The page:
Fans of the giggle water get to celebrate hooch in a big way this month as Preservation Nation covers blind pigs and juice joints – a.k.a. speakeasies -- as part of our historic bars series. First up: The Mint Bar in Sheridan, Wyoming.
The Mint Bar has been in operation since 1907.
Our collective memory of Prohibition, the roughly decade-long period in America's history when the manufacture, sale, and distribution (but not the consumption) of alcohol was forbidden, is rife with images of liberated flappers, hopping speakeasies, and decadent parties.
But Prohibition wasn’t all giggle water and dancing the Charleston; the American economy was damaged when thousands of jobs in alcohol-related industries were slashed, and a thousand people per year died, on average, from the years of 1920 to 1933 from drinking tainted bootleg liquor. The FDR-backed Prohibition repeal, ratified in 1933, was an exceedingly popular decision, bringing to a close what was known by temperance groups as “The Noble Experiment.”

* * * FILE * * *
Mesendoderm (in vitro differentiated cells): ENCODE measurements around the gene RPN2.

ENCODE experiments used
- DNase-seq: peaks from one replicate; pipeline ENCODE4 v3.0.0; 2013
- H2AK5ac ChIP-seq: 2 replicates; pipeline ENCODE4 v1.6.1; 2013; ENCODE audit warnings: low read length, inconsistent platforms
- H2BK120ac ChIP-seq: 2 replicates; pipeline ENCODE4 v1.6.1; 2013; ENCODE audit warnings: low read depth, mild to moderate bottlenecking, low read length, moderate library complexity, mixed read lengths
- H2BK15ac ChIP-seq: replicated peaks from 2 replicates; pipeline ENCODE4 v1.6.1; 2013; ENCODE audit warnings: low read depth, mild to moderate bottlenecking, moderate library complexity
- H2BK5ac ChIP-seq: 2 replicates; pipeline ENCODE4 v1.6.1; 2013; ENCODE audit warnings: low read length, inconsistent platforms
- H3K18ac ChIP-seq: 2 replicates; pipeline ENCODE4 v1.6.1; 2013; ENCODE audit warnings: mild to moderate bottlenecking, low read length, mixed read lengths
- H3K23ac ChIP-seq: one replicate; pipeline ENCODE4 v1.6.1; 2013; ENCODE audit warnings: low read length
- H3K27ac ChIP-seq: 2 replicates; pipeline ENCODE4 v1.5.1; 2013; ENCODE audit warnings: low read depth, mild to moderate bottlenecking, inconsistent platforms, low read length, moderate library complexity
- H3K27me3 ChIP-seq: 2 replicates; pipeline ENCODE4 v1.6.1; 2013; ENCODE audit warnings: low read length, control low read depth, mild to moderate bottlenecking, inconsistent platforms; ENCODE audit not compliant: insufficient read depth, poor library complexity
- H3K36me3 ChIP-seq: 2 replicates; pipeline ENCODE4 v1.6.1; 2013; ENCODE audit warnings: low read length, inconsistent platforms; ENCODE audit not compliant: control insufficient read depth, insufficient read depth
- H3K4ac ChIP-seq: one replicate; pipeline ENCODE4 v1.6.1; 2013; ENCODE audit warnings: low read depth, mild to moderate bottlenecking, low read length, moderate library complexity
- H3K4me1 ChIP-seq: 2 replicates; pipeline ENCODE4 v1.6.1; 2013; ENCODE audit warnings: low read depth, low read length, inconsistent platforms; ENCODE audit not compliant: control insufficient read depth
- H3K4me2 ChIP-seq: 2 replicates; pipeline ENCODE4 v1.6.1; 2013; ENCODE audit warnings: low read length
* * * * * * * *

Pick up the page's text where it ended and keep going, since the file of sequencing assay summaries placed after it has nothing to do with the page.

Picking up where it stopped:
While many bars across the nation were forced to close during the years of Prohibition, many more operated undercover as speakeasies, or places to partake in illegal hooch. The Mint Bar in Sheridan, Wyoming, was one such establishment.... Read More →
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Katherine Flynn is an assistant editor at Preservation magazine. She enjoys coffee, record stores and uncovering the stories behind historic places. Follow her on Twitter at @kateallthetime.